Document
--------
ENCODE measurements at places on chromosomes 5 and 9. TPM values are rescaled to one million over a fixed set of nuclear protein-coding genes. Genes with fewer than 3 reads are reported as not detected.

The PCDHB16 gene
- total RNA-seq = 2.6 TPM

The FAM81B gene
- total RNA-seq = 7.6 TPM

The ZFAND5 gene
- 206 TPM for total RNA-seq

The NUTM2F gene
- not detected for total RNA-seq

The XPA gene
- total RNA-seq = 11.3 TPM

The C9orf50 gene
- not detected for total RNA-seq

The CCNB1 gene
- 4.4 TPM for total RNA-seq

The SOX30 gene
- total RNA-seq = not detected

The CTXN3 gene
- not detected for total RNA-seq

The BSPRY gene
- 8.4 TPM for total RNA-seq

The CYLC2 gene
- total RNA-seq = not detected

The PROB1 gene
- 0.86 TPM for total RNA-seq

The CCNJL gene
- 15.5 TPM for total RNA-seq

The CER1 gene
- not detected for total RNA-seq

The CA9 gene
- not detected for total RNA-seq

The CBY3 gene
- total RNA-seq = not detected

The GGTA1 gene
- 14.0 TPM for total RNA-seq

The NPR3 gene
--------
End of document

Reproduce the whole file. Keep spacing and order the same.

ENCODE measurements at places on chromosomes 5 and 9. TPM values are rescaled to one million over a fixed set of nuclear protein-coding genes. Genes with fewer than 3 reads are reported as not detected.

The PCDHB16 gene
- total RNA-seq = 2.6 TPM

The FAM81B gene
- total RNA-seq = 7.6 TPM

The ZFAND5 gene
- 206 TPM for total RNA-seq

The NUTM2F gene
- not detected for total RNA-seq

The XPA gene
- total RNA-seq = 11.3 TPM

The C9orf50 gene
- not detected for total RNA-seq

The CCNB1 gene
- 4.4 TPM for total RNA-seq

The SOX30 gene
- total RNA-seq = not detected

The CTXN3 gene
- not detected for total RNA-seq

The BSPRY gene
- 8.4 TPM for total RNA-seq

The CYLC2 gene
- total RNA-seq = not detected

The PROB1 gene
- 0.86 TPM for total RNA-seq

The CCNJL gene
- 15.5 TPM for total RNA-seq

The CER1 gene
- not detected for total RNA-seq

The CA9 gene
- not detected for total RNA-seq

The CBY3 gene
- total RNA-seq = not detected

The GGTA1 gene
- 14.0 TPM for total RNA-seq

The NPR3 gene